Two-thirds of medical professionals 'would not recommend medicine to their children'
Around 67% of medical professionals would not encourage their children to pursue a career in the medical field, a Royal Medical Benevolent Fund (RMBF) survey of 1,845 doctors has found.
The survey also found that 92% of respondents – made up of GPs and consultants – think that working conditions in UK hospitals have deteriorated in the past decade.
The RMBF warns there is still a stigma among doctors around asking for help.
Its survey also found:
- 75% said that doctors seeking for help for stress and mental health issues receive no sympathy from their peers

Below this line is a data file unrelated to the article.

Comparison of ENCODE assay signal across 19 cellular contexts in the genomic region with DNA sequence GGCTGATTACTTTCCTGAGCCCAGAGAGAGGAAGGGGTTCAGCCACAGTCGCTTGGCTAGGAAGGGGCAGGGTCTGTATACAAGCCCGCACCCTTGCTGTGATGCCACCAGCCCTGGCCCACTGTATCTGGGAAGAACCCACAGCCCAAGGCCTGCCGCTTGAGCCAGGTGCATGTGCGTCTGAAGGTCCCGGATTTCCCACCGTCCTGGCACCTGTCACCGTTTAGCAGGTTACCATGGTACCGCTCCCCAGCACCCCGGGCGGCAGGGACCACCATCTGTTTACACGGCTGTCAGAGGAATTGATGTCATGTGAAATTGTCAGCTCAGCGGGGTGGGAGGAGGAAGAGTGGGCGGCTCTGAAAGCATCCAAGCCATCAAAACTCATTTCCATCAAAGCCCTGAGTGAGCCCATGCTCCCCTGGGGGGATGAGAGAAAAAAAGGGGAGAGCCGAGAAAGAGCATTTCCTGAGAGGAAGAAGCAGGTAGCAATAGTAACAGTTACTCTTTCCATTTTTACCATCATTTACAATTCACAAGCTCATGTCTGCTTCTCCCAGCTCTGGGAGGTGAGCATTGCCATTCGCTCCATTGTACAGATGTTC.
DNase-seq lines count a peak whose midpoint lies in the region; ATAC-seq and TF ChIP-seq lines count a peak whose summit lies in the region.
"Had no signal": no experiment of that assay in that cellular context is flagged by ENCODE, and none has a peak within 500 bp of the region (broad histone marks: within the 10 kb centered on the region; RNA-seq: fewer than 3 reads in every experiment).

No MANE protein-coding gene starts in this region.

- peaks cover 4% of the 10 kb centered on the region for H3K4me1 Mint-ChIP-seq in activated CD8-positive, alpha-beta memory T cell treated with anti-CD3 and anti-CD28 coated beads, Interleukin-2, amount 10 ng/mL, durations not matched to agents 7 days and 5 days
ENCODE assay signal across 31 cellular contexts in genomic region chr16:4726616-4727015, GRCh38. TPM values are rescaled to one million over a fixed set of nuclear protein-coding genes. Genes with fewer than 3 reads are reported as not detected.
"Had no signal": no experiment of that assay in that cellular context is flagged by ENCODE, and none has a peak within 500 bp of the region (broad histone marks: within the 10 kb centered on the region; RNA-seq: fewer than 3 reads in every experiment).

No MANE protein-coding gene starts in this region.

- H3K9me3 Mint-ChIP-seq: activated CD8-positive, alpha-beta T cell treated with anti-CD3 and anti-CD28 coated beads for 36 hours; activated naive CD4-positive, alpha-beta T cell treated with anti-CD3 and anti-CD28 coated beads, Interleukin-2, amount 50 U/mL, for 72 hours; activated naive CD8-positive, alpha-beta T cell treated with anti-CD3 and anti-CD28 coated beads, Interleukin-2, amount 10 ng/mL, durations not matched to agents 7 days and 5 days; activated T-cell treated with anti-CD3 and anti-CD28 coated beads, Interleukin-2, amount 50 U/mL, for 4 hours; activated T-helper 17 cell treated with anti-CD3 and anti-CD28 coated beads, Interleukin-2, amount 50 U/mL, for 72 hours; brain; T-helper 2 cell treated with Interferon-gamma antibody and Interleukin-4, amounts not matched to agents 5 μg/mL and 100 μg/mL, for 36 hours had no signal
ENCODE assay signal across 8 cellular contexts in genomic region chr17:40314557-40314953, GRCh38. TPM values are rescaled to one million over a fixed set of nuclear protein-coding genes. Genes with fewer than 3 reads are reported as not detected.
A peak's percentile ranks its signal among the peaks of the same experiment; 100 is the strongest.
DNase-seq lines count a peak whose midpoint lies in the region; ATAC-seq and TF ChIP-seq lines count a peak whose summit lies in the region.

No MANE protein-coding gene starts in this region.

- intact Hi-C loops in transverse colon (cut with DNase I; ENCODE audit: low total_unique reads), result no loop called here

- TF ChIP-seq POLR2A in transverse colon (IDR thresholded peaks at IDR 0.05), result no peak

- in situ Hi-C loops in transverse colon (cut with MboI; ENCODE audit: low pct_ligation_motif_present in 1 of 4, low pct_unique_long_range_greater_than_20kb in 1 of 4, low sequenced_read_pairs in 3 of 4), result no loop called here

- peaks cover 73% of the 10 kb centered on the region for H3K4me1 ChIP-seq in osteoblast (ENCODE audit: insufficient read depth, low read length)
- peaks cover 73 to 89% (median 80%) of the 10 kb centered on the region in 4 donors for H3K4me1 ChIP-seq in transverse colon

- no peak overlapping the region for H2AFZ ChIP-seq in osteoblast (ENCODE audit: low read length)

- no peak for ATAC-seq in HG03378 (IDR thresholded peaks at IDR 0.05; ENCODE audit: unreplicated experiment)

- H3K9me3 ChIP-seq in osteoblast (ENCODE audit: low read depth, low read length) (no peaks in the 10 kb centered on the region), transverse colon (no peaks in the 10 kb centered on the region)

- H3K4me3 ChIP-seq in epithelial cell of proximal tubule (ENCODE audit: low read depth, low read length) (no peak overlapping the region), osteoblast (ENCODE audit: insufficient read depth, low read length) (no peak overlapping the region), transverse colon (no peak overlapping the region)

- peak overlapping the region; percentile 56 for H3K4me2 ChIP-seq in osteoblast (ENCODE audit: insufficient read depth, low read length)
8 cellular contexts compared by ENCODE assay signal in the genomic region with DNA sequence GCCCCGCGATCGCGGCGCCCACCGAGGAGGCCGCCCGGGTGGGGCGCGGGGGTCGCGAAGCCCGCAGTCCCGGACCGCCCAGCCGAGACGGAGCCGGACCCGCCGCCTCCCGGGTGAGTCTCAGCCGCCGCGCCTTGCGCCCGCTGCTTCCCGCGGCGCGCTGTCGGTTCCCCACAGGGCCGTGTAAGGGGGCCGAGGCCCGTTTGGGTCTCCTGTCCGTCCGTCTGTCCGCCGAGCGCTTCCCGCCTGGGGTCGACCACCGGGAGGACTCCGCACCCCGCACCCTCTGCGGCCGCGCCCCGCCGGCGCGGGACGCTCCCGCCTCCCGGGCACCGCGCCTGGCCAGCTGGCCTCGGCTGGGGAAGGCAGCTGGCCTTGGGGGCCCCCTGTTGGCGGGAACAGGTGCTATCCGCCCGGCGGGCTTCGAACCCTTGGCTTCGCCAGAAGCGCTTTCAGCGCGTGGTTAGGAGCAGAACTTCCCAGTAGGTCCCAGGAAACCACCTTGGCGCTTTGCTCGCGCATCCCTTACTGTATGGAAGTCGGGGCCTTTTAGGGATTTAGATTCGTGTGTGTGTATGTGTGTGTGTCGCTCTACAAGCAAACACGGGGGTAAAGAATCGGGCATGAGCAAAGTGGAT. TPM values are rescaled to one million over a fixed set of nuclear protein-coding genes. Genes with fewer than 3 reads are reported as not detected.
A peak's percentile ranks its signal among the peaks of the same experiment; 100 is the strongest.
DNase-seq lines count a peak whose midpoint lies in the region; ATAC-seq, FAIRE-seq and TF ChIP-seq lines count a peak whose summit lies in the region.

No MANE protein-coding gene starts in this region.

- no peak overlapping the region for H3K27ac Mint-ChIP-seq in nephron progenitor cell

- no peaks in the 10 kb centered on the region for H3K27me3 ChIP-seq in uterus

- 56% believe that doctors’ ‘personality type’ makes them more resilient when working under pressure
- 93% of them attribute this to the existence of a ‘bravado culture’, which places value in the ability to work for long hours
- 91% say the current issues within the NHS are detrimental to recruitment.
RMBF’s chief executive Steve Crone said: ‘Doctors work tirelessly to support us all in our times of need. Yet many feel unable to ask for help when things aren’t going well for them, either personally or professionally.
The RMBF has launched a campaign, Together for Doctors, to encourage doctors to seek help and highlight the necessity to offer support to burnt out medical staff.
‘The Royal Medical Benevolent Fund is here to offer confidential support and advice, so I really would urge anyone who needs help to come forward,’ said Mr Crone.
Pulse has previously reported that one in nine GPs turns to alcohol because of greater working pressures and that one out of 10 has taken some time off in the past 12 months.